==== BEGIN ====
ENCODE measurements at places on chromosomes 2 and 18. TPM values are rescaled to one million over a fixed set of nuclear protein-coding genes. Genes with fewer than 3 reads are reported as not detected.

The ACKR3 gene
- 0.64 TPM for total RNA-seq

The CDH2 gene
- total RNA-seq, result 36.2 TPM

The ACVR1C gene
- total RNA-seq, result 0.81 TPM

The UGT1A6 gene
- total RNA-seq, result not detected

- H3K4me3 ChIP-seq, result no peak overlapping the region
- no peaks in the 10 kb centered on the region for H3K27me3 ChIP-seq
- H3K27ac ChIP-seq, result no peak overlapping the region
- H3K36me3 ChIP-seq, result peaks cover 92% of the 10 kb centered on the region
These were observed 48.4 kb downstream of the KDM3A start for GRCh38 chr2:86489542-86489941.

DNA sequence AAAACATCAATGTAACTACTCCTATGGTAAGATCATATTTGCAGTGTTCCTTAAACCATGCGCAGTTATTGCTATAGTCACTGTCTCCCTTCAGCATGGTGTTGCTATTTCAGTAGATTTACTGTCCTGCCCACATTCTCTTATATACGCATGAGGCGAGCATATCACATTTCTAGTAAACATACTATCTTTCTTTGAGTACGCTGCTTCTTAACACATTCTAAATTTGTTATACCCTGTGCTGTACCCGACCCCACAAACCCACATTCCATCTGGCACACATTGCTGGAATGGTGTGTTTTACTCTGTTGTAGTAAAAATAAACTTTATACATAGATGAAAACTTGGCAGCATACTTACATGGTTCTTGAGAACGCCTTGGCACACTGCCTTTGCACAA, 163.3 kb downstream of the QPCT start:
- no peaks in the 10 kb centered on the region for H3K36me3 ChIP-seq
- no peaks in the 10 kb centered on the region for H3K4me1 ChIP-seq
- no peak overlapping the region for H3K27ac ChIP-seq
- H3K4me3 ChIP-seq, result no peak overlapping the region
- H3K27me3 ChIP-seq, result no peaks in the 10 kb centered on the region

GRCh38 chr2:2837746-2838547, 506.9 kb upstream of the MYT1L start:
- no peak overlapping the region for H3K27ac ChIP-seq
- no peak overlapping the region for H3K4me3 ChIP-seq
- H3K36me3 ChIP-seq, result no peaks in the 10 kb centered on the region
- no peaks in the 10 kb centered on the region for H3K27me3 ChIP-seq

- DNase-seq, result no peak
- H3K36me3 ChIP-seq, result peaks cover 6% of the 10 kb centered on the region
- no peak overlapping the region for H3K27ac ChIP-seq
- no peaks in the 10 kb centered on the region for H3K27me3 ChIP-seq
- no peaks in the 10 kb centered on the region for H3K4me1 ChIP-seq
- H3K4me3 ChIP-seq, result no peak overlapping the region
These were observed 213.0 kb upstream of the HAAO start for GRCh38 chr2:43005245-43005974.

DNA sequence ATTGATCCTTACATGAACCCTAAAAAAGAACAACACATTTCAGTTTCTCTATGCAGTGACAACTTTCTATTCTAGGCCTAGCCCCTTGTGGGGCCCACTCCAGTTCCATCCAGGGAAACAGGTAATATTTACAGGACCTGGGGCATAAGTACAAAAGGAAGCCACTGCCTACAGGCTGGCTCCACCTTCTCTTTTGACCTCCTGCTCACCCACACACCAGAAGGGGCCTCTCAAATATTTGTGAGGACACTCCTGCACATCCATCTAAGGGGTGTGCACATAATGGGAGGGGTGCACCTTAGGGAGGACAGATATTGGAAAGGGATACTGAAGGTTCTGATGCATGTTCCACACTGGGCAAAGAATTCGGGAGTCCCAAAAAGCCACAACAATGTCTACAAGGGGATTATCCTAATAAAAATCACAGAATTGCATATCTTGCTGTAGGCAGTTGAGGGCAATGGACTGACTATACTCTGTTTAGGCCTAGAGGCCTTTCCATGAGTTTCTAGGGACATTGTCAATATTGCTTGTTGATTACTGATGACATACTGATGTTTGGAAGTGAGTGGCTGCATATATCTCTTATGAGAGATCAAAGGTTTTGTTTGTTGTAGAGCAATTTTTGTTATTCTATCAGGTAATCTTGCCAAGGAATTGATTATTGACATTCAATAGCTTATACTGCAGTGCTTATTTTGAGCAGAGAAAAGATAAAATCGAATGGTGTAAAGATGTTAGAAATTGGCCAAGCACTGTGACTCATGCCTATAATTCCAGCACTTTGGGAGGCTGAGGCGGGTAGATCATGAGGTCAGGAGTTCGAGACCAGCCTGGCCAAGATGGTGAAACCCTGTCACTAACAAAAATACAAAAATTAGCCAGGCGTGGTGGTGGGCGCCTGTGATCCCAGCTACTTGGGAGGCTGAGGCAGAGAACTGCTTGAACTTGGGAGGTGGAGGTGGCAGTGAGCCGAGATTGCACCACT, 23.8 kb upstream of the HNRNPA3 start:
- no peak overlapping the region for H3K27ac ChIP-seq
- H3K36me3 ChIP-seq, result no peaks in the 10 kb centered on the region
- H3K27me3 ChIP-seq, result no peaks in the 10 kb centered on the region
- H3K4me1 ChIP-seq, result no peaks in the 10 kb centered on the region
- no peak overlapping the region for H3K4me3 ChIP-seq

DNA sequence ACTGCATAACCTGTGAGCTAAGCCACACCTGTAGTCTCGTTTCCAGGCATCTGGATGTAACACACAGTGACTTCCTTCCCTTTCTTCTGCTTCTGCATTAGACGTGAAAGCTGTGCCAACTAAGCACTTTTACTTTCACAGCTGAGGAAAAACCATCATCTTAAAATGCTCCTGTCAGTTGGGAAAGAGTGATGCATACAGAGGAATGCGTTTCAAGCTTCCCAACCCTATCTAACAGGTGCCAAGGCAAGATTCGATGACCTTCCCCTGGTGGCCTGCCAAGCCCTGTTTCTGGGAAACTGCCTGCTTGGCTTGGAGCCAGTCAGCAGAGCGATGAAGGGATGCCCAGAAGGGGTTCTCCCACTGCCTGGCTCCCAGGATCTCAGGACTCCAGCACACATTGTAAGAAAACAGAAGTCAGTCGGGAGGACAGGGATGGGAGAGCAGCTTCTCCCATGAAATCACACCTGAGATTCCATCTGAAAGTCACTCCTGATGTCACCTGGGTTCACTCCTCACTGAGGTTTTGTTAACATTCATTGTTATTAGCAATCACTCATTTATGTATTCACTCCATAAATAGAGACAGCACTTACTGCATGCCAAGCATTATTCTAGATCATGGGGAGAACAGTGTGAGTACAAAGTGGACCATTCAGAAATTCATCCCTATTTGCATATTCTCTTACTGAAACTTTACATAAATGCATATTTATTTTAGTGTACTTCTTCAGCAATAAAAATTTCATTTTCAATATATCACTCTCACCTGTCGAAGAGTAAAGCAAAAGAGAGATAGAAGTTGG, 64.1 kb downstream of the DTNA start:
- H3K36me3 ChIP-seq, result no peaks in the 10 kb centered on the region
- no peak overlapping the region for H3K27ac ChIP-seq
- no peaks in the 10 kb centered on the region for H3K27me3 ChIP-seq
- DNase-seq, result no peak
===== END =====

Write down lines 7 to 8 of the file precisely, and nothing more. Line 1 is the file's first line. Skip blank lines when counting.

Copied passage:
- total RNA-seq, result 0.81 TPM

The UGT1A6 gene